The full study will soon be available on IDRA’s web site at www.idra.org and includes methodology, historical statewide attrition rates and numbers of students lost to attrition categorized by race-ethnicity and by gender, a county-level attrition rate table, trend data by county, and historical county-level numbers of students lost to attrition. (Update: The study is now available online.)
Key findings of the latest study include the following.
- Texas public schools still are failing to graduate one out of every four students. One out of every four students (25 percent) from the freshman class of 2012-13 left school prior to graduating with a high school diploma.
- A total of 102,610 students from the 2012-13 freshman class were lost from public high school enrollment in 2015-16 compared to 86,276 in 1985-86.
- For the class of 2015-16, Hispanic students and Black students are about two times more likely to leave school without graduating than White students.
- In three decades, the overall attrition rate declined from 33 percent in 1985-86 to 25 percent in 2015-16.
- The overall attrition rate has been less than 30 percent in the last seven study years: 29 percent in 2009-10, 27 percent in 2010-11, 26 percent in 2011-12, 25 percent in 2012-13, 24 percent in both 2013-14 and 2014-15, and 25 percent in 2015-16.
- In three decades, attrition rates of Hispanic students declined by 31 percent (from 45 percent to 31 percent). During this same period, the attrition rates of Black students declined by 21 percent (from 34 percent to 27 percent). Attrition rates of White students declined by 44 percent (from 27 percent to 15 percent).
- The attrition gap between White students and Hispanic students was 18 percentage points in 1985-86 compared to 16 percentage points in 2015-16.
- The attrition gap between White students and Black students was 7 percentage points in 1985-86 compared to 12 percentage points in 2015-16. The gap between White students and Black students increased by 71 percent from 1985-86 to 2014-15.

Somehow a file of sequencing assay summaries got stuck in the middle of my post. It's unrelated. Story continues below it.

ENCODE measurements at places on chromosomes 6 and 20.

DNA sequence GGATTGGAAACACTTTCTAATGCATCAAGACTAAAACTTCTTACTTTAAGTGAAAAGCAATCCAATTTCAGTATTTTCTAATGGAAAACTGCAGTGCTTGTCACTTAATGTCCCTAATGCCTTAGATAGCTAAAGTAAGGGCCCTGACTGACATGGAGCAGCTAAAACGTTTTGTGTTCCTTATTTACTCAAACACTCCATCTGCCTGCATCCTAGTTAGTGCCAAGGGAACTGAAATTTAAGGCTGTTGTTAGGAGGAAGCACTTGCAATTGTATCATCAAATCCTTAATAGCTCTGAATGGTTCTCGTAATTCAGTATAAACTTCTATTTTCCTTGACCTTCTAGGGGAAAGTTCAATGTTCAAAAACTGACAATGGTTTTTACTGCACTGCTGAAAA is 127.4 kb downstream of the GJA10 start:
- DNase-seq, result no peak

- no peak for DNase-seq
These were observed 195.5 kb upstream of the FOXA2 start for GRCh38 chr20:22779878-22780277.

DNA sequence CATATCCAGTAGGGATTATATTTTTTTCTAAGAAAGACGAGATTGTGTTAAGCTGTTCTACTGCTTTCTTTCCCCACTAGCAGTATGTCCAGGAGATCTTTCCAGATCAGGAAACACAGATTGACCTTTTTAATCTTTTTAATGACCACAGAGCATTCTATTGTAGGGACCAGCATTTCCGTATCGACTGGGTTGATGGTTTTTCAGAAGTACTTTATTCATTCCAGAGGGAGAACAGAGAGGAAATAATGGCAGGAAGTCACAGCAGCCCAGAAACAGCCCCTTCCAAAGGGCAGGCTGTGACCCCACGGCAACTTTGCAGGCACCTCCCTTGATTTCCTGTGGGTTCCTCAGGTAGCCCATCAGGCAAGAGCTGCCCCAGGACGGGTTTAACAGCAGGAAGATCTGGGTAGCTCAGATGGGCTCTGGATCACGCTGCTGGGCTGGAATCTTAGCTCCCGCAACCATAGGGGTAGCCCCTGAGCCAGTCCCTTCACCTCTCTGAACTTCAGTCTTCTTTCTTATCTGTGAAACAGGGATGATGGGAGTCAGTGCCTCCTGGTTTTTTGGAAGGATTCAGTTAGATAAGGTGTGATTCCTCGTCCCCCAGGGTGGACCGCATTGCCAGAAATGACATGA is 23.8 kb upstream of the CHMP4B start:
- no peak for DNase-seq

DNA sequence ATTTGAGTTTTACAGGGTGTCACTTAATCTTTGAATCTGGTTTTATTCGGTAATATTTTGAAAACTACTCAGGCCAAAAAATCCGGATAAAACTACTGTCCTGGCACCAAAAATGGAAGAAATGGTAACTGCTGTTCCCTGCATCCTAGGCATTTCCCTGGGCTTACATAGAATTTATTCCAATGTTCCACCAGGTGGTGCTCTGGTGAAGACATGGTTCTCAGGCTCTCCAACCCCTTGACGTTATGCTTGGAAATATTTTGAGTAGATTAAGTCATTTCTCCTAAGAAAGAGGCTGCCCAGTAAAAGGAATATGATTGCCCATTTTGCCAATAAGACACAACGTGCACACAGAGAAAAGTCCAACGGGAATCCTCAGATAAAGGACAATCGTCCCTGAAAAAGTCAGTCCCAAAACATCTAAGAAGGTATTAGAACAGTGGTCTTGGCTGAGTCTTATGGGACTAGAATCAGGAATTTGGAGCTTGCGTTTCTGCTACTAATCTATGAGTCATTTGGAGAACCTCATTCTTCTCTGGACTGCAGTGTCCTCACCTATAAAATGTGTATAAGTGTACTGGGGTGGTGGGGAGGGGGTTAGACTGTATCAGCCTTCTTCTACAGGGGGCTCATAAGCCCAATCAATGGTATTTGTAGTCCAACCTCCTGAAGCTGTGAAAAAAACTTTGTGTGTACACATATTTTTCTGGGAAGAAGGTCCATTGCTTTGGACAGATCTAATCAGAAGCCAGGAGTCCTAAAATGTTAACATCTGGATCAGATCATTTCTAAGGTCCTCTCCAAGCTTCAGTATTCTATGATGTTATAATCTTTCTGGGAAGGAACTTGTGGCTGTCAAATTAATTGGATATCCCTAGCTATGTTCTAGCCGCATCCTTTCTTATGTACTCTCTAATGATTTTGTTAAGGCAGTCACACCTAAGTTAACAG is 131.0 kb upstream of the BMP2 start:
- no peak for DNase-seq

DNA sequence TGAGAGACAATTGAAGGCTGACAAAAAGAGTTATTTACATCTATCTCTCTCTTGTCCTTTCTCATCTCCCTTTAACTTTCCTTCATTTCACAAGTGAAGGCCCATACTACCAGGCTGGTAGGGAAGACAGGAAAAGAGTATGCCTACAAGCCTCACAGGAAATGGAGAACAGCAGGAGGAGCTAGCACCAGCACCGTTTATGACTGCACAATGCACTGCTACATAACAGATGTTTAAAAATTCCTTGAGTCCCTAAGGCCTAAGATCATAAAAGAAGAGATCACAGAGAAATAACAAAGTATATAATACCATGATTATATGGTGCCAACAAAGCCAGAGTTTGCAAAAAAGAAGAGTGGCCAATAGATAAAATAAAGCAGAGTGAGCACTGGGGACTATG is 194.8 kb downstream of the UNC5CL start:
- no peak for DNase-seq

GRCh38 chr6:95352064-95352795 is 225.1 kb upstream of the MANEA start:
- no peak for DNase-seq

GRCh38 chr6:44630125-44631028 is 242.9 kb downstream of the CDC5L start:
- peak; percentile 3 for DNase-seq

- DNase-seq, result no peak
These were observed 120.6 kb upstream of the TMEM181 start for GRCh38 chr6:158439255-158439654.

- Since 1986, Texas schools have lost a cumulative total of more than 3.6 million students from public high school enrollment prior to graduation.
- The attrition rates for males have been higher than those of females. In the class of 2015-16, males were 1.2 times more likely to leave school without graduating with a diploma than females.
- From 1985-86 to 2014-15, attrition rates of male students declined by 23 percent (from 35 percent to 27 percent), while the attrition rates of female students declined by 31 percent (from 32 percent to 22 percent).
A supplemental analysis by IDRA education associate, Felix Montes, Ph.D., using linear regression models predicts that at the current pace Texas will not reach an attrition rate of zero until the year 2034-35.
In addition to IDRA’s attrition analysis, the full report includes an analysis of the TEA’s latest dropout report and the latest federal data across states. These and other resources are available at www.idra.org/research_articles/attrition-dropout-rates-texas/.
Johnson, R. “Texas High School Attrition Rates Stall,” Texas Public School Attrition Study, 2014-15 (San Antonio, Texas: Intercultural Development Research Association, October 2015).
Montes, F. “Elusive Zero Attrition Rate is at Least 20 Years Away: Texas Stands to Lose 2 Million More Students,” Texas Public School Attrition Study, 2014-15(San Antonio, Texas: Intercultural Development Research Association, October 2015).
Roy L. Johnson, M.S., is director of research at IDRA. Comments and questions may be directed to him via e-mail at firstname.lastname@example.org.
[©2016, IDRA. This article originally appeared in the October 2016 IDRA Newsletter by the Intercultural Development Research Association. Permission to reproduce this article is granted provided the article is reprinted in its entirety and proper credit is given to IDRA and the author.]